Dr Pamplin, can you tell us a little bit about your background and how the the UK Register of Expert Witnesses (www.jspubs.com) came into being?
I am a geologist by training, but as I did my PhD back in the 1980s I got involved in the early days of main-stream personal computing, and my true skill base lies more in getting computers to do the work of lots of people rather than anything rock related. That has the very agreeable side effect of leaving geology as a hobby rather than a job!
The UK Register of Expert Witnesses grew out of an internal ‘database’ project in my father’s legal practice in Chorley. I was finishing off my PhD and wanted to travel around Australia whilst my old man thought that his list of experts probably had some commercial potential. He agreed to fund my excursion down under if I spend a year on his project when I came back. As I sit here 22 years later, I think I won on both fronts!I quickly realised that this list of experts idea was amenable to my computing skills and it was the melding of the original idea with my skill base that helped to grow the Register so quickly in the early years. Mind you, the Register has long ceased to be a directory publishing business. We spend most of our time now on the wealth of information flows we offer to the expert witnesses in the Register that help them to understand their role and function, the rules that govern their forensic work and how to protect their own interests whilst fully complying with their duties to the court, their profession, those who instruct them and those who pay them.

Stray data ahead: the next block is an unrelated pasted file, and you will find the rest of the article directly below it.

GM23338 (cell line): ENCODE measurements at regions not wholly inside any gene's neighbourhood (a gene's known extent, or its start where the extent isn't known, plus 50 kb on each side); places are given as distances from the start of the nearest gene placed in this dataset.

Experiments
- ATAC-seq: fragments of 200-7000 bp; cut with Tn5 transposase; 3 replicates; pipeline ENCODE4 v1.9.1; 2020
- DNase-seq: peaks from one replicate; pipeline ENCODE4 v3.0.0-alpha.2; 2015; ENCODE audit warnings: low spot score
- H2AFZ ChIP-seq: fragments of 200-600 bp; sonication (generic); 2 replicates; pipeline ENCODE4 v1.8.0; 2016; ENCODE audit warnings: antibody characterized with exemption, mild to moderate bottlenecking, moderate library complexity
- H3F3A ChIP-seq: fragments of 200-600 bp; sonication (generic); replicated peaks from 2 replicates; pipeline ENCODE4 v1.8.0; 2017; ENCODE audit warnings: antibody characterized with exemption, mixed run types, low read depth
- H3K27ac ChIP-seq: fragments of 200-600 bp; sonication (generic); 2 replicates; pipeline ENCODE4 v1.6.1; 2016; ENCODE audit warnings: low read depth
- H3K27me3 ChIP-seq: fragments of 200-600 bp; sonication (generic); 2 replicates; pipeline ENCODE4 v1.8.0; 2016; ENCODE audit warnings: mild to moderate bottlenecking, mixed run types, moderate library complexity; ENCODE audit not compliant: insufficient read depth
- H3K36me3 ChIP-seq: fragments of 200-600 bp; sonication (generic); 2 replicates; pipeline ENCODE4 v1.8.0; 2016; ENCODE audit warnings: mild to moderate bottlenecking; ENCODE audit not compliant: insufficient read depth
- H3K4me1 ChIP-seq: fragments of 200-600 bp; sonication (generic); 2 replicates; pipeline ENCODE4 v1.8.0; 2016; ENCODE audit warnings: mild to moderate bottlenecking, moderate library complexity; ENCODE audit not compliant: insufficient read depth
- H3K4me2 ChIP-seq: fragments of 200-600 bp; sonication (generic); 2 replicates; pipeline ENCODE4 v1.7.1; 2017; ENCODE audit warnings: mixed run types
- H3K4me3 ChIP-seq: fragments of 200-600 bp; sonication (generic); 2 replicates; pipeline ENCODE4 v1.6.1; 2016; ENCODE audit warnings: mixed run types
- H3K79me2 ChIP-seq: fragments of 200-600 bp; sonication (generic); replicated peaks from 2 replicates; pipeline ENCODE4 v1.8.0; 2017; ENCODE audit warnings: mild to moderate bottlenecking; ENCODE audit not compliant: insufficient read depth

What does the UK Register of Expert Witnesses offer and to whom? How does it differ from other, similar registers in the UK?
The Register offers top-notch marketing for expert witnesses. But, whilst it is widely used by lawyers across the UK looking for expert witnesses (4,000 printed Registers are distributed each year) we are clear that most lawyers will only turn to a directory as a last resort. It is no different to you looking for a good plumber: one you know, one your mate knows, one who is recommended by an independent trade body – all are preferable to one you pick out of Yellow Pages. The Register is really not much different, but our basic vetting procedure does offer lawyers a bit of reassurance that an expert witness new to them is at least not new to the forensic world.
But, the reason so many expert witnesses stay with us year after year is that we add a whole layer of support and guidance on top of the marketing. That is what makes us different from the other, notationally similar, directories of experts. We are not just a publishing house putting out yet another book, we are a small team of people dedicated to building lasting relationships with expert witnesses and we bring to that task a broad and deep understanding of the expert witness arena.
How much demand do you find there is from lawyers looking for computer forensics experts? Is this demand met? Have you noticed any trends?
Because we don’t put ourselves between the expert witnesses and those who instruct them, it is actually quite difficult for us to monitor demands in the sort of detail that would be needed to answer this question.